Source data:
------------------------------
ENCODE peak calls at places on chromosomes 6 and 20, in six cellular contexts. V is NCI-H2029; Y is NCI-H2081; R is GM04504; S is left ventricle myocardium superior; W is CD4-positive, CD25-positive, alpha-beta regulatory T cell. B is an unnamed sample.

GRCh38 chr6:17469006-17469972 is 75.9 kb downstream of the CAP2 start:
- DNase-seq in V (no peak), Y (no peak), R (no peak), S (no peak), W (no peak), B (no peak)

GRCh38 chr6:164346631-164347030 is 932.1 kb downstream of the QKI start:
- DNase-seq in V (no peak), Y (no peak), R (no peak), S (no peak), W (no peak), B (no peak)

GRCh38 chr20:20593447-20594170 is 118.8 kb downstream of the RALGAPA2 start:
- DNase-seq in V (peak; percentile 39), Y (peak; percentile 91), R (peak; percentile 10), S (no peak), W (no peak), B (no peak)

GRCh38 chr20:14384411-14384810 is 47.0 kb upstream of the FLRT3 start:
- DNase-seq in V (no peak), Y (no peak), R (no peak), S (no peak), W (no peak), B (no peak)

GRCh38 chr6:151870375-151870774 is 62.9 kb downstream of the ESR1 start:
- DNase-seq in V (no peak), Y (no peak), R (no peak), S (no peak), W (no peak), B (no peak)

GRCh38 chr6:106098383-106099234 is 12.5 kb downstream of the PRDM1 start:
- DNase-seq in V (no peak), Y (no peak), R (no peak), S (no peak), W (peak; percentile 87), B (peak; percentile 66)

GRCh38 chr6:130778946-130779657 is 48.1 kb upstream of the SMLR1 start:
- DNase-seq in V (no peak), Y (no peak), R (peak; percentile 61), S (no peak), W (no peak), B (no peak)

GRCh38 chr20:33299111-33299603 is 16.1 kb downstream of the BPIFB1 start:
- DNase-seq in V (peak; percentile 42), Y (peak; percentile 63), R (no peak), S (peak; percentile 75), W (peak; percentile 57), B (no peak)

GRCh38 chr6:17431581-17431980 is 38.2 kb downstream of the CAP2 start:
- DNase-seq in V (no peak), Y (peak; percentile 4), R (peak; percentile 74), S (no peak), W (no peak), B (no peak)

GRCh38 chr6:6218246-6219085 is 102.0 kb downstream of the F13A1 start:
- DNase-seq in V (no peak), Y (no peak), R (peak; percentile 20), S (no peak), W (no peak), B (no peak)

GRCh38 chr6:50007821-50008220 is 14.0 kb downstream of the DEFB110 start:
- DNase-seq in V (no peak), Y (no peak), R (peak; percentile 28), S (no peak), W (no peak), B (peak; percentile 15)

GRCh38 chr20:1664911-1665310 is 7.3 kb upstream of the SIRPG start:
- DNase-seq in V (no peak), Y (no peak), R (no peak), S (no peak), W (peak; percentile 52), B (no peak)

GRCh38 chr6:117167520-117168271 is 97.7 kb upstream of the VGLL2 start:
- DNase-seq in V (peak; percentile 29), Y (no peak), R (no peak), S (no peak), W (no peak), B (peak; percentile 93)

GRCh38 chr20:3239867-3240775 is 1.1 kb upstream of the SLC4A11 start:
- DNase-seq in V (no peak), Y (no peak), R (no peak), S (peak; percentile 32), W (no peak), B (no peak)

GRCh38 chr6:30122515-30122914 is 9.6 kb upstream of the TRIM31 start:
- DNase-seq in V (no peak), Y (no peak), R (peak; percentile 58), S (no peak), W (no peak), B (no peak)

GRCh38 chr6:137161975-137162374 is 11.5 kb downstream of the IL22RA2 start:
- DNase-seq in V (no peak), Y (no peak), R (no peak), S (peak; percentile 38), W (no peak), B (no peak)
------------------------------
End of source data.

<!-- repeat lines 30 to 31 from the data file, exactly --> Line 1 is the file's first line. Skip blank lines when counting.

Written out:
GRCh38 chr6:30122515-30122914 is 9.6 kb upstream of the TRIM31 start:
- DNase-seq in V (no peak), Y (no peak), R (peak; percentile 58), S (no peak), W (no peak), B (no peak)